Extra-curricular activities are a big deal to a lot of parents. For many reasons, I can understand why. Kids involved in activities are less likely to get in trouble, statistically speaking. It also gets kids outside, away from TV.
Many parents hope their kid’s extra-curricular activity leads to a scholarship or a career.
That’s the worst reason to sign your kid up for swimming and the like. Kids don’t play anymore. They’re too busy living the lives of someone twice their age. Piano lessons, tennis lessons, gymnastics. All this during the school year? That’s a lot for a little person to handle.
I remember being exhausted at the end of the school day and wanted nothing more than to go home, grab a snack, relax and hang out with my friends. But many parents of today would call that wasting time.
As therapist Jeremy Schneider notes in his column for The Star, “Parents feel remiss that they’re not being good parents if their kids aren’t in all kinds of activities,” wrote Alvin Rosenfeld, M.D., a child psychiatrist and author of The Over-Scheduled Child: Avoiding the Hyper-Parenting Trap said in a recent Psychology Today article. “Children are under pressure to achieve, to be competitive. I know sixth-graders who are already working on their resumes so they’ll have an edge when they apply for college.”
My thoughts? Just let your kids be kids. If they ask to take a karate class, by all means. But don’t shove them into something because you think it’ll look snazzy on a resume or whatever. And even if they do ask to sign up for an extra-curricular activity, it may quickly overwhelm them. There comes a point of diminishing returns.
As Schneider reports, here are some signs that you’ve got your child overbooked:
1. Your child is anxious, frustrated and has emotional outbursts. Schneider says kids who don’t get downtime don’t have an opportunity to process their emotions. “Whether we realize it or not, we all use downtime to sort out our feelings about the day’s experiences. Hurrying from one activity to another without free time causes a build-up of emotional energy that needs an outlet. This may cause children to have emotional outbursts, throw tantrums, or shout angry retorts.”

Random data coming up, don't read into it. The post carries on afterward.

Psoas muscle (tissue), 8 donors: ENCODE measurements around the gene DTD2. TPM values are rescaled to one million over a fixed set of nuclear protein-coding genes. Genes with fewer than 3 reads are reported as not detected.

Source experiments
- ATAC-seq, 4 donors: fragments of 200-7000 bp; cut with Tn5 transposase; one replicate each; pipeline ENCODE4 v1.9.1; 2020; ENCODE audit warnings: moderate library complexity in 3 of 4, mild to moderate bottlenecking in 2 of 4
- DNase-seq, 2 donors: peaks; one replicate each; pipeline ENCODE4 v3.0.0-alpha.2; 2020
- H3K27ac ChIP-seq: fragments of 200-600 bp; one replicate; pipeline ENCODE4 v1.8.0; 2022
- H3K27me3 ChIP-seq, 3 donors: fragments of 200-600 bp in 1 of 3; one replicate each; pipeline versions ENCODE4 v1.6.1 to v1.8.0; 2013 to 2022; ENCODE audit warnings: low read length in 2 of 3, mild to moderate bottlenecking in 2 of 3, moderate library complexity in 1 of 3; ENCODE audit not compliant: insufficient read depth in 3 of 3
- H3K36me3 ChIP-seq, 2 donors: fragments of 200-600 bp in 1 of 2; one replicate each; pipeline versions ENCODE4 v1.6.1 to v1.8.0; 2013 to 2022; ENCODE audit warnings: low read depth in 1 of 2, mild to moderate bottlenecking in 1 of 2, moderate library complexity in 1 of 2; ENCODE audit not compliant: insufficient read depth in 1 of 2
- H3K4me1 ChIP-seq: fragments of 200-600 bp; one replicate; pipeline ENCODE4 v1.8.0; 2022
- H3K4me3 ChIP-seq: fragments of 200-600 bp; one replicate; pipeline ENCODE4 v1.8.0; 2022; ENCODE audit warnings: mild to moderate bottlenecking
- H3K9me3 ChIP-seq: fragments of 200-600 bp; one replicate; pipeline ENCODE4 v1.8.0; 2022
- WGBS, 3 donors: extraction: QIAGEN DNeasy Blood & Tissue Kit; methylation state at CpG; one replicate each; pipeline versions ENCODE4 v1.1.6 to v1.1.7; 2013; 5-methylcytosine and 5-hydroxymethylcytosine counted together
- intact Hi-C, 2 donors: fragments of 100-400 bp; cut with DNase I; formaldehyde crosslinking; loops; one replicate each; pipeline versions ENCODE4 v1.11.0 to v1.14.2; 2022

Although a child may seem like they’re handling their busy schedule it can be overwhelming. You may see them express worries about going to school or doubting their ability to perform well. Anxiety also can be manifested in headaches or stomachaches.
2. If your kid misses family gatherings or friend get-togethers, he’s overbooked. Also, Schneider says kids also need unstructured time with their parents, family and friends when there’s no pressure to do anything or be anywhere.
3. You may need to pare down your kid’s activities if she cheers when a lesson or practice is cancelled. Schneider notes that If kids react with enthusiasm when a scheduled activity doesn’t happen, it’s a good time to ask whether they really want to do that activity or not.
Schneider goes onto list more signs your child may be too busy and what you can do about it. You can check out the entire article by clicking here.
Is your kid in extra-curricular activities? How do you try to balance their schedule? Have they ever seemed overwhelmed? What was your response?